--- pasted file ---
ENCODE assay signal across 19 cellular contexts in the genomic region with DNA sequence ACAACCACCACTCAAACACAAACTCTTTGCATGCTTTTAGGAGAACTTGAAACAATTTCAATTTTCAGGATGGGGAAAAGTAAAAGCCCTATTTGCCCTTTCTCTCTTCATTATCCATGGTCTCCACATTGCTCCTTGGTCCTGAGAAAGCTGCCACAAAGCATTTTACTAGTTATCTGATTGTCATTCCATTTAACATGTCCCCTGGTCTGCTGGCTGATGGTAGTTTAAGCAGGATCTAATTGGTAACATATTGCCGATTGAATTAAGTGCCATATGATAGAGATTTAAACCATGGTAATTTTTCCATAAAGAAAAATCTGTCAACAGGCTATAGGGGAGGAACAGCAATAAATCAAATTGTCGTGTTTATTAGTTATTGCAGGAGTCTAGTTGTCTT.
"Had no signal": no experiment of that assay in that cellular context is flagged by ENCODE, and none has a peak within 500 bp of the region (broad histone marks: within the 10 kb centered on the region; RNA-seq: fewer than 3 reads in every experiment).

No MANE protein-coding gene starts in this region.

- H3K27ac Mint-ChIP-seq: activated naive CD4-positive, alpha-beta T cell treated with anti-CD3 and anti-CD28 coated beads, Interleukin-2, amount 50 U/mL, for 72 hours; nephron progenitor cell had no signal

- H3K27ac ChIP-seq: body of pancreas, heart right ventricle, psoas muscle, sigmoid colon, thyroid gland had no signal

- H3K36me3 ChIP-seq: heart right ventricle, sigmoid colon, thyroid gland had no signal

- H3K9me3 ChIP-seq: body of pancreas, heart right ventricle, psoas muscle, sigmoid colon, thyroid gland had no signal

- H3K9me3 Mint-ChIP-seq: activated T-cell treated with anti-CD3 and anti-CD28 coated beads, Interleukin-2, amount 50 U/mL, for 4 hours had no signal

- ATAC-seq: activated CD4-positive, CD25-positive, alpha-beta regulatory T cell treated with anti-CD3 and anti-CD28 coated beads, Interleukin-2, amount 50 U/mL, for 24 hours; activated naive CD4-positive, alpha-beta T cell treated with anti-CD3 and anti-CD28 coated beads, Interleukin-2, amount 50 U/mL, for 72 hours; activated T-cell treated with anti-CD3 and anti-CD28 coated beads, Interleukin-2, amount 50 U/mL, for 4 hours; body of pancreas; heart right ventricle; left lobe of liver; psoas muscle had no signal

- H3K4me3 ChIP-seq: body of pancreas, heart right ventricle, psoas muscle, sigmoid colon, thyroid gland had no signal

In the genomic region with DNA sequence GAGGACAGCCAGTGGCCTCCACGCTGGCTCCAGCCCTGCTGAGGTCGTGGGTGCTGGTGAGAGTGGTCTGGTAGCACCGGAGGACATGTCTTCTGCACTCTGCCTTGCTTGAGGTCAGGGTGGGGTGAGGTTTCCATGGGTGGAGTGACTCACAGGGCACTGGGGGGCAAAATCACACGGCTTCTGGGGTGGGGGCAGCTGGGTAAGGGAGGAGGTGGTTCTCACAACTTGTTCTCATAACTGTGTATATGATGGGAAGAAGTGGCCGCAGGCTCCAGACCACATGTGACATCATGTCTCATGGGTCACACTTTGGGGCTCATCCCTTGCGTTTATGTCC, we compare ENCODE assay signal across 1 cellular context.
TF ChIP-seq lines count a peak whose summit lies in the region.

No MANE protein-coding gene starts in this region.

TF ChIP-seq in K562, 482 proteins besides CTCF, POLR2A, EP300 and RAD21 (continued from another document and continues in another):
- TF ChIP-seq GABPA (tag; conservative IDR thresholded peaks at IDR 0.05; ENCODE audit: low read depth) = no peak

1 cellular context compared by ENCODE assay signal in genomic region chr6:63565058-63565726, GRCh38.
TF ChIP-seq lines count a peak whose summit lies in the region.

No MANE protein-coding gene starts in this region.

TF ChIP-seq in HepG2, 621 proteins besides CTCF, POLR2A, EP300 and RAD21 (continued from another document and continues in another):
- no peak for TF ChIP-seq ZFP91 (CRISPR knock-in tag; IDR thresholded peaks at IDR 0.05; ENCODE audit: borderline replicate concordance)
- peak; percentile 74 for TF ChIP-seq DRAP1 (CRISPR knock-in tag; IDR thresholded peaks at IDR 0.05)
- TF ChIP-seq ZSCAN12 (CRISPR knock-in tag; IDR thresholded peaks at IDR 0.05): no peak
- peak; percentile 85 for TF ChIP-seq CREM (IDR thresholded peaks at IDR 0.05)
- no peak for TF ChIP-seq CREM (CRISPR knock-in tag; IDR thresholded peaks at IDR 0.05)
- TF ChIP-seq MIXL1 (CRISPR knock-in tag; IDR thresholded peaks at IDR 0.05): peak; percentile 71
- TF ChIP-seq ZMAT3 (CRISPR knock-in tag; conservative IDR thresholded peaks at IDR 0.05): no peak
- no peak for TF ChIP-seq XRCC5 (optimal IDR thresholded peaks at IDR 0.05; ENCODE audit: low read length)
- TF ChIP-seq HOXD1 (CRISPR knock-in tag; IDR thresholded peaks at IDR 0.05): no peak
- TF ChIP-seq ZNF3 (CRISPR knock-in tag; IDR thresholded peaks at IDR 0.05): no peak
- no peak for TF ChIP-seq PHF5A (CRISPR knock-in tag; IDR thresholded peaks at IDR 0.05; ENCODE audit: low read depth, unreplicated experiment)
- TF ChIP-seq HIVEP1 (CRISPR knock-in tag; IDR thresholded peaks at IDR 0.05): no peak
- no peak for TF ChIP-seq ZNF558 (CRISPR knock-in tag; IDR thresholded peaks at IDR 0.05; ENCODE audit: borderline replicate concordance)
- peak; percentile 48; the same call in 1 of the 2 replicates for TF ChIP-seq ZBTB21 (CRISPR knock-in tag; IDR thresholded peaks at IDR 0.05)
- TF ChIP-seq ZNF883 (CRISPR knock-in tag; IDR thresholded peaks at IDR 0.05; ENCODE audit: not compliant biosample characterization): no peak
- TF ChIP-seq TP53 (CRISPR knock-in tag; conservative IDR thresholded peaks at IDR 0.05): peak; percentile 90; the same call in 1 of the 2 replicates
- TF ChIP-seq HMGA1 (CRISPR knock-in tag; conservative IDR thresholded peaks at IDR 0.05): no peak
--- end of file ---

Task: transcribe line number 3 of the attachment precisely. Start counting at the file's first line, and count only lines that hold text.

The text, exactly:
No MANE protein-coding gene starts in this region.